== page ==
“Now we have more money left for doing what we do, which is keep our ATV trails in Renfrew County up and running.” 

About OHTO’s Tourism Recovery & Innovation Program – Skills Development Stream

The TRIP-Skills Development stream is designed for projects that directly support tourism businesses and their employees to enhance their knowledge and skills in tourism and business development. This program provides up to $2,500 per applicant to support workforce and skills training projects that are to be completed by March 31, 2022. To apply to one of the TRIP funding streams, please visit comewander.ca/trip.

About FedDev Ontario

For more than 12 years, FedDev Ontario has worked to advance and diversify the southern Ontario economy through funding opportunities and business services that support innovation and growth in Canada’s most populous region. The Agency has delivered impressive results, which can be seen in southern Ontario businesses that are creating innovative technologies, improving their productivity, growing their revenues, and in the economic advancement of communities across the region. Learn more about the Agency’s impact in southern Ontario by exploring Southern Ontario Spotlightpivotal projectsTwitterFacebookInstagram and LinkedIn.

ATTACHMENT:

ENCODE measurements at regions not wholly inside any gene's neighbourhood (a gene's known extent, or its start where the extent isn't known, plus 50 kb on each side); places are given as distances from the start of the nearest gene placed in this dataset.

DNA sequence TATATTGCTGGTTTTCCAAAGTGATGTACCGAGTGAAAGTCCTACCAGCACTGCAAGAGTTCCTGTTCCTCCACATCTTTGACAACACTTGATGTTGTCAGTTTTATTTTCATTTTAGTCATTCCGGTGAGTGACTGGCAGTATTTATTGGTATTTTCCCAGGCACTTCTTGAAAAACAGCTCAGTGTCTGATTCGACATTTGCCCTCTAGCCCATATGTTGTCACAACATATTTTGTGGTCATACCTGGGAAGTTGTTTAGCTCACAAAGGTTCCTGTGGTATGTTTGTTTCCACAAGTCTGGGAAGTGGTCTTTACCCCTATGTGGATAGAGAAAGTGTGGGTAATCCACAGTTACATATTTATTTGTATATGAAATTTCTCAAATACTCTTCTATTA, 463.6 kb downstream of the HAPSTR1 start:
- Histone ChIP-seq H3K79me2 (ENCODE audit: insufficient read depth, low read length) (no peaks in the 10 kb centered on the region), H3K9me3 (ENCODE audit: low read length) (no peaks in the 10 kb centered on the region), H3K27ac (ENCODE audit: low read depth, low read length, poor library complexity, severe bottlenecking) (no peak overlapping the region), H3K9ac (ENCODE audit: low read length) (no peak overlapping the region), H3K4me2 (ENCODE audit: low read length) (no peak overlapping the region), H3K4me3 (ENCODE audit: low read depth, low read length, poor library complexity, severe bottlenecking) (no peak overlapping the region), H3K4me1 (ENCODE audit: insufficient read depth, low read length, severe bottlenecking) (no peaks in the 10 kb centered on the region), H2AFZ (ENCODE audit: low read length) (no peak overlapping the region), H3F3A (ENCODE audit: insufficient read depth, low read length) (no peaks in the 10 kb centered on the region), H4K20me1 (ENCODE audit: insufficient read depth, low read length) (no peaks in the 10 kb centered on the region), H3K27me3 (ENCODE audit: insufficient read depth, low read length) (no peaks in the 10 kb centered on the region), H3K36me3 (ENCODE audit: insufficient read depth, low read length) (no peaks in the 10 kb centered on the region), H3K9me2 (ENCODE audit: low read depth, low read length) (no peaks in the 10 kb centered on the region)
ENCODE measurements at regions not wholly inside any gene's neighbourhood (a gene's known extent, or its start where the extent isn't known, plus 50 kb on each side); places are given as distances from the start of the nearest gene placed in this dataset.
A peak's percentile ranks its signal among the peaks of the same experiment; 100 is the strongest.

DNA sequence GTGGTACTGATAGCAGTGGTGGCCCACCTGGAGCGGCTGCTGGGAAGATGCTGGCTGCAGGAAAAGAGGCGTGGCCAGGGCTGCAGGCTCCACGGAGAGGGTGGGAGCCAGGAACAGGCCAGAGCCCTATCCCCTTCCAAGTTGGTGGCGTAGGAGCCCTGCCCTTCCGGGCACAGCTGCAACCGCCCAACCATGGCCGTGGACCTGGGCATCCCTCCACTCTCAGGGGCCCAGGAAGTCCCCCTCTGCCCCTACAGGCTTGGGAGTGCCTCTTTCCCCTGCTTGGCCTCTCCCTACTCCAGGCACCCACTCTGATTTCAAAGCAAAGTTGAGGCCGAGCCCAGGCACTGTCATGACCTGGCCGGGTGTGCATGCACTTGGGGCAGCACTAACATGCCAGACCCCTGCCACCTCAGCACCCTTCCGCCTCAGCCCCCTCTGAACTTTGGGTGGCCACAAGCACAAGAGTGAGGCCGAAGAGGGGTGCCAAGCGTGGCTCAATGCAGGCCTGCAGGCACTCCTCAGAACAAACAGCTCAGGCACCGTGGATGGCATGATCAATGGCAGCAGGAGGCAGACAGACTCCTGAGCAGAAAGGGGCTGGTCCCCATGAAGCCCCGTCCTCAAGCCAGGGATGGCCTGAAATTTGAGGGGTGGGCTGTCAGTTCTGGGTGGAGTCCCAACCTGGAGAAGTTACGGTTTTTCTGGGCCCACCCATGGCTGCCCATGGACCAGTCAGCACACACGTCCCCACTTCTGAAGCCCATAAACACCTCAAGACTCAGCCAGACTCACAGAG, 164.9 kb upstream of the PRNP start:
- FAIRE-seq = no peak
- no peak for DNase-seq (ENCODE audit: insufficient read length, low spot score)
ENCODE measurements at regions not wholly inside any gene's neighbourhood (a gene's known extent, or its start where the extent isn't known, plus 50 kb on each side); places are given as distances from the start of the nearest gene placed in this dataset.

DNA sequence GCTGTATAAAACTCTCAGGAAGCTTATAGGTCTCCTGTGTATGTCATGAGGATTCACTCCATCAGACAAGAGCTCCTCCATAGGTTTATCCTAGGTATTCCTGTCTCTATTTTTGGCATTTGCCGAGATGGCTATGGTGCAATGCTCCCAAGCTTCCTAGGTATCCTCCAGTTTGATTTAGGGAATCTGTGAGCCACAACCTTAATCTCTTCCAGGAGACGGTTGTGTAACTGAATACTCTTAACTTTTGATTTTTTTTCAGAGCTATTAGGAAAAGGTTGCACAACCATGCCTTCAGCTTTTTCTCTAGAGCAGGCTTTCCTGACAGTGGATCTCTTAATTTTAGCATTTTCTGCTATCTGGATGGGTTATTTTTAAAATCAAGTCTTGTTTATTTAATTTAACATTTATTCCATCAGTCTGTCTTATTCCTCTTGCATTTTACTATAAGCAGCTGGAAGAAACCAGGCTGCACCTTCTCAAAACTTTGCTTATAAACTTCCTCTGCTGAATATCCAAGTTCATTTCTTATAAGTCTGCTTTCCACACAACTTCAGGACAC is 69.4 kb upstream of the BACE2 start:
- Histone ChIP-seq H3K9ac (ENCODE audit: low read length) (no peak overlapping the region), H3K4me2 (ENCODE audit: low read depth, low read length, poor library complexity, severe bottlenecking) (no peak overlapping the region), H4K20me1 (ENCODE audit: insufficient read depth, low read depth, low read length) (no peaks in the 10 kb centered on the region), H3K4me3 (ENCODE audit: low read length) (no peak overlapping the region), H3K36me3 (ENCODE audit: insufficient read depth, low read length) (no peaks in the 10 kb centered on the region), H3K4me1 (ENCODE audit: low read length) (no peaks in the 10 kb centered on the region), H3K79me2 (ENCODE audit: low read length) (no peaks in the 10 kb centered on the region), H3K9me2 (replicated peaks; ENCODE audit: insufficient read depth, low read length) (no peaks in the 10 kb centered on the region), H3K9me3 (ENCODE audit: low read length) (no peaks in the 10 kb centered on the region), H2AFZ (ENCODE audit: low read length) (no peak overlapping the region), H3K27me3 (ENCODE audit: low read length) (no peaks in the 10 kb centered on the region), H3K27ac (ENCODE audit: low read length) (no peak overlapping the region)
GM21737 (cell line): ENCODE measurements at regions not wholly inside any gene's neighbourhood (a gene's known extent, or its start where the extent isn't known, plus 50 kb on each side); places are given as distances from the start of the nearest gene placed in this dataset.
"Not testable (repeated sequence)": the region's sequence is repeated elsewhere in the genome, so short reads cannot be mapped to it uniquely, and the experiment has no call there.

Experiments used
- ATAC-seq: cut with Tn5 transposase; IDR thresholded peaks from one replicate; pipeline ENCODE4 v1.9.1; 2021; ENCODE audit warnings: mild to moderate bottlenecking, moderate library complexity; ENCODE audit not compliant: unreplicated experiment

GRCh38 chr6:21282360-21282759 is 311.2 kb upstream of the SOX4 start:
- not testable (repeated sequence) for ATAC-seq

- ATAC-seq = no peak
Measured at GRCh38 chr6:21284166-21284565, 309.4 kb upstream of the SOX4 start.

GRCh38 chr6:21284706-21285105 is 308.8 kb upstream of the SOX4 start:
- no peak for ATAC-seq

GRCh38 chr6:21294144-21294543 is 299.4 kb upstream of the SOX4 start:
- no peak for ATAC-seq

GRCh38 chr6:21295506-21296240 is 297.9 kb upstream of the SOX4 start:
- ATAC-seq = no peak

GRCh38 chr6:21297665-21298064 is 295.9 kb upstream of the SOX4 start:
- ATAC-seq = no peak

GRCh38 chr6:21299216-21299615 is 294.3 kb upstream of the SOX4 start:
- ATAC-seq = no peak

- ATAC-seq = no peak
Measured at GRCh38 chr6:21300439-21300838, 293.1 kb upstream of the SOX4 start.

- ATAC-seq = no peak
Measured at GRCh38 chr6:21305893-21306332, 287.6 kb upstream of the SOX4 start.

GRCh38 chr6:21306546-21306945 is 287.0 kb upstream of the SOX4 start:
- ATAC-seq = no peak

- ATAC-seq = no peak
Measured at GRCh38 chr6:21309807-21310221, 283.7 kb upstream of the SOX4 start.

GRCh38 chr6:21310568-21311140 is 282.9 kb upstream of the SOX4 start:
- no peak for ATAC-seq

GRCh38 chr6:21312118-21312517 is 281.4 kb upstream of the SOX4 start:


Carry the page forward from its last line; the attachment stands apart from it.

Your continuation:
More Success Stories

Get to Know: Ben Hemmings, Ben Hemmings Media  

Filmmaker Ben Hemmings of Ben Hemmings Media is more artist than mere videographer, sculpting stories that connect audiences with a particular message and subject matter. As of late, much of his subject matter has been focused on Ontario’s Highlands, and the results of his creativity have helped to connect audiences with the stories of Ontario’s Highlands’ topography, communities, and the people who live, work, and love here.  

For Ben, marketing through storytelling is more than just making a video that tries to “sell” someone something, it’s about creating the connections that inspire decision making. 

“I think people are past the hard sell, they don’t want to be sold things anymore,” Ben explained. “They want to connect with the business owners, to hear about personal stories and struggles and how they’re dealing with them. To hear real, organic stories that resonate with their experiences.”